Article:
Six years of hard work and dedication paid off in spectacular fashion today, as the Educational Irish Research Satellite, EIRSAT-1, successfully blasted off from Vandenberg Space Force Base, California. Hitching a ride on a Space-X Falcon-9 launcher, the tiny satellite – measuring just 10.7cm x 10.7cm x 22.7cm – has now made history as Ireland’s first satellite!
On 1 December 2023, at 19:19 CET (18:18 GMT), Ireland's first satellite EIRSAT-1 launched from Vandenberg Space Force Base in California, USA.
Built by students at University College Dublin under guidance of ESA’s Education Office, EIRSAT-1 is a 2-unit CubeSat carrying three experiments, including a novel gamma ray detector that will study some of the most luminous explosions in the universe.
The mission has been in development since the team was accepted to the ESA Academy Fly Your Satellite! programme in 2017. Over the past six years, the students have worked with ESA experts and acquired the professional competences needed
With NASA gearing up to send humans back to the moon in the next few years with the Artemis missions with the goal of establishing a permanent outpost at the lunar south pole, nations are making efforts to contribute to Artemis and a permanent presence on our nearest celestial neighbor.
Recently, the Italian Space Agency, formally known as Agenzia Spaziale Italiana (ASI), has taken steps to establish the first permanent outpost on the lunar surface, known simply as the Multi-Purpose Habitat (MPH). This endeavor was officially kicked by the ASI signing a contract with the French-based aerospace company, Thales Alenia Space, who specializes in space-based systems, including ground segments and satellites used for both Earth observation and space exploration.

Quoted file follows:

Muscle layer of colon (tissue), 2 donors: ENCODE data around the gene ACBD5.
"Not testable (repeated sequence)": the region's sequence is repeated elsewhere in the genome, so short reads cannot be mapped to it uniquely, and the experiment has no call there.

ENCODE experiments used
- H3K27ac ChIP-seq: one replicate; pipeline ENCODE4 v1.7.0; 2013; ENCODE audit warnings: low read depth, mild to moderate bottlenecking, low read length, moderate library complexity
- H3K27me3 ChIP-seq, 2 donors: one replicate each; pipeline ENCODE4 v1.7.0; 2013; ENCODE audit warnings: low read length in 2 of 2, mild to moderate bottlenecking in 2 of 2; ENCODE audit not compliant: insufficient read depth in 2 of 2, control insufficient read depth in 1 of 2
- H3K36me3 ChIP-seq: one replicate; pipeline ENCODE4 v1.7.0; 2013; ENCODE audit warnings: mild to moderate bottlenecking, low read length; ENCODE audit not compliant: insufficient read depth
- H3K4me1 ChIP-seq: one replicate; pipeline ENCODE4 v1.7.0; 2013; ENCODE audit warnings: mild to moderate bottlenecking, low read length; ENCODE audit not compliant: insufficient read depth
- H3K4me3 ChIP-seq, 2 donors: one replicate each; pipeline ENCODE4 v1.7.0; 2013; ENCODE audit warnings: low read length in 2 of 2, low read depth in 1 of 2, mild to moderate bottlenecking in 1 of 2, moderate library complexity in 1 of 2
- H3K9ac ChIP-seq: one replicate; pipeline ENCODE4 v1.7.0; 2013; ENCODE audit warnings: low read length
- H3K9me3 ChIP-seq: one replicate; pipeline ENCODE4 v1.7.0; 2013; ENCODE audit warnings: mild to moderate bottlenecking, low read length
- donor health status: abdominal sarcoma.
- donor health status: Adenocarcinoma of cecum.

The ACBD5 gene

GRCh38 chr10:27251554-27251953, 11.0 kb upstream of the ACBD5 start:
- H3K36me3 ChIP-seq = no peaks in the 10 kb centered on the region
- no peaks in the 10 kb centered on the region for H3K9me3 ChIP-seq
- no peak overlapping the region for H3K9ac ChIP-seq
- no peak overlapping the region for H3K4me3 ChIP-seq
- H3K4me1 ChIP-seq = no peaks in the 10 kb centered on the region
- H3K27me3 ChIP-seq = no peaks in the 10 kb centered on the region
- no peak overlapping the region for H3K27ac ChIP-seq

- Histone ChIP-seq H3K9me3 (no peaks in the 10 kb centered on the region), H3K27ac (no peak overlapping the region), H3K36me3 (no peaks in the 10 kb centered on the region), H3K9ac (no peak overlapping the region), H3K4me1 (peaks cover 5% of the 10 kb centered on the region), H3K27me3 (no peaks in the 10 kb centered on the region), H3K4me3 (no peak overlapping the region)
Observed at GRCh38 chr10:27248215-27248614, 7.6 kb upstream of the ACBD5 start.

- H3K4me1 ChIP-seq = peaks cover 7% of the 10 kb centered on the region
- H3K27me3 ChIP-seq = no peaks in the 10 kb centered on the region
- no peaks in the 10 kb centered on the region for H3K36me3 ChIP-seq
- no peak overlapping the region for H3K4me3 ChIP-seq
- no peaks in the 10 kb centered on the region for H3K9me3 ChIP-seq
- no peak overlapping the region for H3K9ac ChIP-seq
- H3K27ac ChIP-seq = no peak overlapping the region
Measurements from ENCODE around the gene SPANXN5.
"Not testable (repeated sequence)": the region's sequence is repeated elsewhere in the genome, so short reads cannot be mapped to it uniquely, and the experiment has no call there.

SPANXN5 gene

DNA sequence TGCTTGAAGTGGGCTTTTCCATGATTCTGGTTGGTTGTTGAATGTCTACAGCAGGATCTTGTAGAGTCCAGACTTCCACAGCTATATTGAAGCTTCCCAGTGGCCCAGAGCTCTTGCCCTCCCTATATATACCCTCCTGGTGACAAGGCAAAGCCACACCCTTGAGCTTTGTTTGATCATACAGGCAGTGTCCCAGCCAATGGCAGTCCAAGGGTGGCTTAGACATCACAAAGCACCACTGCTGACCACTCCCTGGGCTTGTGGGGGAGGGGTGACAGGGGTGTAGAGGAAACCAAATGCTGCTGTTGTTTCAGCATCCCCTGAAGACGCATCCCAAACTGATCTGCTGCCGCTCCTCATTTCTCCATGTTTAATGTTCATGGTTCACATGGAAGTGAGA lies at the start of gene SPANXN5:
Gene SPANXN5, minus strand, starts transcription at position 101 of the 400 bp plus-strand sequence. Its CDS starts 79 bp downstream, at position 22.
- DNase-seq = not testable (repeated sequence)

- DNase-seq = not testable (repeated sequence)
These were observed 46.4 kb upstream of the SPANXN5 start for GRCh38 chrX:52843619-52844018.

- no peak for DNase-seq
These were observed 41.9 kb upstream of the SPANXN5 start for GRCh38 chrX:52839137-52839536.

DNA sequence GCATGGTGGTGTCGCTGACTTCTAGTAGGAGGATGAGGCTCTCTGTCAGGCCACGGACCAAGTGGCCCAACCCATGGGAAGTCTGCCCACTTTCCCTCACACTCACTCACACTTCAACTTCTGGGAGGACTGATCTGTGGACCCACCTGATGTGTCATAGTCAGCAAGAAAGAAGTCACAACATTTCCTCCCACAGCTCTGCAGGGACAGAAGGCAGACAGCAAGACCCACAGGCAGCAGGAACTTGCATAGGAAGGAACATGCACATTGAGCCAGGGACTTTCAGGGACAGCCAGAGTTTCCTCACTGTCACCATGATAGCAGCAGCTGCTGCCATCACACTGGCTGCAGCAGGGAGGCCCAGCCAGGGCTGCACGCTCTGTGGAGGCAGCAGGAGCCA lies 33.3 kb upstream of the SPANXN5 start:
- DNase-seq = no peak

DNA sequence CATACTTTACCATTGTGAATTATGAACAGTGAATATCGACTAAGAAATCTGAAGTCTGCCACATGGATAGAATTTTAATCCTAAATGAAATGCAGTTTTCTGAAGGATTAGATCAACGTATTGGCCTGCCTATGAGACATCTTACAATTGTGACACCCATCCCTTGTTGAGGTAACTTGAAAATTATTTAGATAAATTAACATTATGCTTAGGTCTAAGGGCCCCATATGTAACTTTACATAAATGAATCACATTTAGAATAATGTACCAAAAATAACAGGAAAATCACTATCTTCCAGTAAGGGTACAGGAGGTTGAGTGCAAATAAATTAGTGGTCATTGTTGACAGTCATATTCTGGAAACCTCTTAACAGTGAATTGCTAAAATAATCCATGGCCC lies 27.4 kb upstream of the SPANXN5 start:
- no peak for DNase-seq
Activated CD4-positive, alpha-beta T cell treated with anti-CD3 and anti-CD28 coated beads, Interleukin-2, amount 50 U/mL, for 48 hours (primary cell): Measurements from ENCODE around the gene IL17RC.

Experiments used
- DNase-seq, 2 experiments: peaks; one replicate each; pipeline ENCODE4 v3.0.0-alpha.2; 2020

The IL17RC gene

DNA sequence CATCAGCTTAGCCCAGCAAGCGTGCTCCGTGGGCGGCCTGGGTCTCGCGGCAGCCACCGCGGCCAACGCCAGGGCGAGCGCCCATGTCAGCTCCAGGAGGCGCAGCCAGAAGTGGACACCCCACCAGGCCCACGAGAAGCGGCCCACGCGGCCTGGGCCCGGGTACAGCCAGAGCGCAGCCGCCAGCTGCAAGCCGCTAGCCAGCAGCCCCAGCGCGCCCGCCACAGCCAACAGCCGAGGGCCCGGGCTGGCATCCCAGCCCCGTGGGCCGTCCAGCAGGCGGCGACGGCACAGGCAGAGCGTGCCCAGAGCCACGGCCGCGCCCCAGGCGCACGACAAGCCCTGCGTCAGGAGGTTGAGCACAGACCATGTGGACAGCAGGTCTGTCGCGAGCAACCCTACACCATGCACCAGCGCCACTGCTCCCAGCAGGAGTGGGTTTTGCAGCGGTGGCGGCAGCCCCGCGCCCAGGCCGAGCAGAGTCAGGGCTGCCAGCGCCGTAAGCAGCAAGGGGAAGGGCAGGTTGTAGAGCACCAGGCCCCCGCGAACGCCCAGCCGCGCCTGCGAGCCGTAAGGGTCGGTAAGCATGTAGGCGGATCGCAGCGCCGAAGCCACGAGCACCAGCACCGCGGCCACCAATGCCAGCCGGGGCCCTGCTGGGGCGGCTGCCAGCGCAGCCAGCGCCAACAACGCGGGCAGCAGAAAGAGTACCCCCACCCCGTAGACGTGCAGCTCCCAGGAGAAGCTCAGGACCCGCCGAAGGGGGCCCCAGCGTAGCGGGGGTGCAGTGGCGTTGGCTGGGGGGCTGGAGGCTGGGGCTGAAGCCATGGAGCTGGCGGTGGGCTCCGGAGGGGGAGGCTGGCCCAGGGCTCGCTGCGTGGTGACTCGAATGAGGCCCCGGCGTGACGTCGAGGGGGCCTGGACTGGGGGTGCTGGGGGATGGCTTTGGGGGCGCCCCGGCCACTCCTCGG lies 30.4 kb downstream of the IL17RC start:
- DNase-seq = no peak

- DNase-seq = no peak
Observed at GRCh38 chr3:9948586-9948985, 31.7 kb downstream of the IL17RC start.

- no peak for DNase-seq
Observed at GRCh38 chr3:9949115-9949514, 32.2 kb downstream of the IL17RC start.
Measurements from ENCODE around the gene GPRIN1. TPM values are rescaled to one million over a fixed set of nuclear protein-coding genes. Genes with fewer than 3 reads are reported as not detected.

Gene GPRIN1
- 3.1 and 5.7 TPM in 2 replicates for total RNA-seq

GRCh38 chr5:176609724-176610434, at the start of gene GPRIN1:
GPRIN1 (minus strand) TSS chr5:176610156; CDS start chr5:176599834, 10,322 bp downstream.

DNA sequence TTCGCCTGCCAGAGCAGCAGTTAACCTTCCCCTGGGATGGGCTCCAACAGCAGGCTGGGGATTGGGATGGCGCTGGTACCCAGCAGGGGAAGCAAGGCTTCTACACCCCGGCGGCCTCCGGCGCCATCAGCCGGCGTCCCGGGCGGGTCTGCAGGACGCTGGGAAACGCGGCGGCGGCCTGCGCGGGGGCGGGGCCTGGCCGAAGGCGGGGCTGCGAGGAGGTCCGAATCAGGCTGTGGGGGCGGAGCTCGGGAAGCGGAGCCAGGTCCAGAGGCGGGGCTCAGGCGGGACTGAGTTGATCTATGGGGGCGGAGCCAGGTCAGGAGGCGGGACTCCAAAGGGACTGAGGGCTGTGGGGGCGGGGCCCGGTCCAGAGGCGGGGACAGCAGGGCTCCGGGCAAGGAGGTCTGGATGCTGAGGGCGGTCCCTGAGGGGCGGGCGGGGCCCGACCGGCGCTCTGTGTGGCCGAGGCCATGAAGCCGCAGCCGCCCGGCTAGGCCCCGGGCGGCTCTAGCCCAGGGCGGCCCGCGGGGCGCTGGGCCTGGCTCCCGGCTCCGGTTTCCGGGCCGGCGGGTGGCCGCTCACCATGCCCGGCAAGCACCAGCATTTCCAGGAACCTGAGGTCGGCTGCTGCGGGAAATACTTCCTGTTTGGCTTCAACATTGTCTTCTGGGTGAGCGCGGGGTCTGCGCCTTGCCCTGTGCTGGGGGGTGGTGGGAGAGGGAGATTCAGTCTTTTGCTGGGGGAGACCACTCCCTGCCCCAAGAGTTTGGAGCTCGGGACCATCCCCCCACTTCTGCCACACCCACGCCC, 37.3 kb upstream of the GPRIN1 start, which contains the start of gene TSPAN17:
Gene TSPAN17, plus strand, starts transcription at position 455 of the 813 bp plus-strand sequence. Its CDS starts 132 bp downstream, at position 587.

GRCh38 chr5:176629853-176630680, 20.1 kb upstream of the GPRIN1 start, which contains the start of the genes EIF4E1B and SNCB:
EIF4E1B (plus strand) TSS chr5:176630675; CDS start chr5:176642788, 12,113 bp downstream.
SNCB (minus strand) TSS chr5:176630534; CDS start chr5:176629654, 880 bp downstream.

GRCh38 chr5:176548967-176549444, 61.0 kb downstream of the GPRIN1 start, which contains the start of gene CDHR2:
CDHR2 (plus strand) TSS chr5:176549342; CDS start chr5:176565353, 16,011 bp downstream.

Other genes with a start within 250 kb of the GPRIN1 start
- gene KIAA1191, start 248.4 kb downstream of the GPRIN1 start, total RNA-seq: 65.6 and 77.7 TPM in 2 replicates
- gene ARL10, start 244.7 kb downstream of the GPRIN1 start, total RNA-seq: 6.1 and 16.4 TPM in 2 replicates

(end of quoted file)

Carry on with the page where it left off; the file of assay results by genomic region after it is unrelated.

Scenes from a 30-second burn with re-ignition of an early prototype of the Prometheus engine at ArianeGroup’s test facility in Vernon, France, on 20 October 2023.
The 100-tonne thrust class Prometheus burns liquid oxygen-liquid methane fuel. Methane is clean burning and simplifies handling, to help enable reusability and reduce the cost of ground operations before and after flight.
The engine is mounted in an early prototype of a reusable rocket stage, called Themis, which is being developed in parallel with the engine under contract from ESA. While engine testing continues, work is also underway to prepare a more advanced